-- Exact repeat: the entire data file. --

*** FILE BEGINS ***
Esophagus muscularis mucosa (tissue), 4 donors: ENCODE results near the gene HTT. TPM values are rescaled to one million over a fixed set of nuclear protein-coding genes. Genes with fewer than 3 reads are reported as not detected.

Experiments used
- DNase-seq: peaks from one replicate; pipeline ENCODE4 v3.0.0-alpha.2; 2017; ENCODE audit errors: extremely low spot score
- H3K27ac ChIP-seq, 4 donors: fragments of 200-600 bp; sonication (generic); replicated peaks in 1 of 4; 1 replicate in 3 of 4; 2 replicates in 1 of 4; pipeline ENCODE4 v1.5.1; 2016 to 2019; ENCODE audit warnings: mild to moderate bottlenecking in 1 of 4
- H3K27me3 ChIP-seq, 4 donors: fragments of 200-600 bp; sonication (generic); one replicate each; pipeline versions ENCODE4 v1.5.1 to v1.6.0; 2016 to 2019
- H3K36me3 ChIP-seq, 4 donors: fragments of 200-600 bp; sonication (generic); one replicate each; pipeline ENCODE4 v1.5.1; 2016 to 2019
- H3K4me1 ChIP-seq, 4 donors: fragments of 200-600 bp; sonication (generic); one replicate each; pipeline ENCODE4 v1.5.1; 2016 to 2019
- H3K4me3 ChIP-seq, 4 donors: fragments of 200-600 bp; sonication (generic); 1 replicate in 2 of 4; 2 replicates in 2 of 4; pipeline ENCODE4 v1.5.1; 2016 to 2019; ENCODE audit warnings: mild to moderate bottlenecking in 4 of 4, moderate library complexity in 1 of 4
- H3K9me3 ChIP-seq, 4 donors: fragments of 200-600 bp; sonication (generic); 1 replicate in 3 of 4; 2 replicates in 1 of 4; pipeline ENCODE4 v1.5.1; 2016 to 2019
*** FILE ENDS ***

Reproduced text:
Esophagus muscularis mucosa (tissue), 4 donors: ENCODE results near the gene HTT. TPM values are rescaled to one million over a fixed set of nuclear protein-coding genes. Genes with fewer than 3 reads are reported as not detected.

Experiments used
- DNase-seq: peaks from one replicate; pipeline ENCODE4 v3.0.0-alpha.2; 2017; ENCODE audit errors: extremely low spot score
- H3K27ac ChIP-seq, 4 donors: fragments of 200-600 bp; sonication (generic); replicated peaks in 1 of 4; 1 replicate in 3 of 4; 2 replicates in 1 of 4; pipeline ENCODE4 v1.5.1; 2016 to 2019; ENCODE audit warnings: mild to moderate bottlenecking in 1 of 4
- H3K27me3 ChIP-seq, 4 donors: fragments of 200-600 bp; sonication (generic); one replicate each; pipeline versions ENCODE4 v1.5.1 to v1.6.0; 2016 to 2019
- H3K36me3 ChIP-seq, 4 donors: fragments of 200-600 bp; sonication (generic); one replicate each; pipeline ENCODE4 v1.5.1; 2016 to 2019
- H3K4me1 ChIP-seq, 4 donors: fragments of 200-600 bp; sonication (generic); one replicate each; pipeline ENCODE4 v1.5.1; 2016 to 2019
- H3K4me3 ChIP-seq, 4 donors: fragments of 200-600 bp; sonication (generic); 1 replicate in 2 of 4; 2 replicates in 2 of 4; pipeline ENCODE4 v1.5.1; 2016 to 2019; ENCODE audit warnings: mild to moderate bottlenecking in 4 of 4, moderate library complexity in 1 of 4
- H3K9me3 ChIP-seq, 4 donors: fragments of 200-600 bp; sonication (generic); 1 replicate in 3 of 4; 2 replicates in 1 of 4; pipeline ENCODE4 v1.5.1; 2016 to 2019